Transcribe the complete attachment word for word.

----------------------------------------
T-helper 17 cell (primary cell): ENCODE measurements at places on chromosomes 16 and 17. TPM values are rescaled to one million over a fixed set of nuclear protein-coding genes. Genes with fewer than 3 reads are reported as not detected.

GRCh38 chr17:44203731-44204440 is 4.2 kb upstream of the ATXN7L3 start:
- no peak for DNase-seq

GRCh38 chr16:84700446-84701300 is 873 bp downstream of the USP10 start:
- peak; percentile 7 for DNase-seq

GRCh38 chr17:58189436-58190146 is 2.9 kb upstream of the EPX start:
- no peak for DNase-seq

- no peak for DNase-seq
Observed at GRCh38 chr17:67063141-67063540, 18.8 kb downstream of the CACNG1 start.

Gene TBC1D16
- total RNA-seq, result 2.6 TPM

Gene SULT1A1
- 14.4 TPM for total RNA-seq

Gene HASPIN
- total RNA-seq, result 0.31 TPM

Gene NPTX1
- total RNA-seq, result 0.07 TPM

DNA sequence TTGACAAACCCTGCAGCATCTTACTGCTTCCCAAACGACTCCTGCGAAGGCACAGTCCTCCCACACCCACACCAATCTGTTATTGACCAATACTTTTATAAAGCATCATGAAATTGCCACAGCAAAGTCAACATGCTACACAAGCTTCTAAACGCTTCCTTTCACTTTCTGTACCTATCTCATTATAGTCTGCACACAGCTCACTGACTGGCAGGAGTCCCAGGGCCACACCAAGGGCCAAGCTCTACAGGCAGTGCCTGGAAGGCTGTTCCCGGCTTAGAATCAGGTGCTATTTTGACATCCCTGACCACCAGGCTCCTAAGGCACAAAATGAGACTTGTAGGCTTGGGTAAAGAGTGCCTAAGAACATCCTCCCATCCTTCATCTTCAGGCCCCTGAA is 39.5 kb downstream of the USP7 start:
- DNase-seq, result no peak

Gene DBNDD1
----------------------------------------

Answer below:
T-helper 17 cell (primary cell): ENCODE measurements at places on chromosomes 16 and 17. TPM values are rescaled to one million over a fixed set of nuclear protein-coding genes. Genes with fewer than 3 reads are reported as not detected.

GRCh38 chr17:44203731-44204440 is 4.2 kb upstream of the ATXN7L3 start:
- no peak for DNase-seq

GRCh38 chr16:84700446-84701300 is 873 bp downstream of the USP10 start:
- peak; percentile 7 for DNase-seq

GRCh38 chr17:58189436-58190146 is 2.9 kb upstream of the EPX start:
- no peak for DNase-seq

- no peak for DNase-seq
Observed at GRCh38 chr17:67063141-67063540, 18.8 kb downstream of the CACNG1 start.

Gene TBC1D16
- total RNA-seq, result 2.6 TPM

Gene SULT1A1
- 14.4 TPM for total RNA-seq

Gene HASPIN
- total RNA-seq, result 0.31 TPM

Gene NPTX1
- total RNA-seq, result 0.07 TPM

DNA sequence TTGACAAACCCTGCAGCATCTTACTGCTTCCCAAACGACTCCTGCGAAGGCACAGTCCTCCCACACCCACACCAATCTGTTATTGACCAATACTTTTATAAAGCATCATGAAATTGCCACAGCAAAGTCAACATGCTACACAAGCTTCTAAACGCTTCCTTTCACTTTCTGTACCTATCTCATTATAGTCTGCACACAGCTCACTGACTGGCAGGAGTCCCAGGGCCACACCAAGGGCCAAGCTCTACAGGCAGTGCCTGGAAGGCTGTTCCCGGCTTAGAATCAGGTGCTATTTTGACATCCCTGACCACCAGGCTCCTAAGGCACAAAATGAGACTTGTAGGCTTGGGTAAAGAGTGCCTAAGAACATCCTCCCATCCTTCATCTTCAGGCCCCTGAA is 39.5 kb downstream of the USP7 start:
- DNase-seq, result no peak

Gene DBNDD1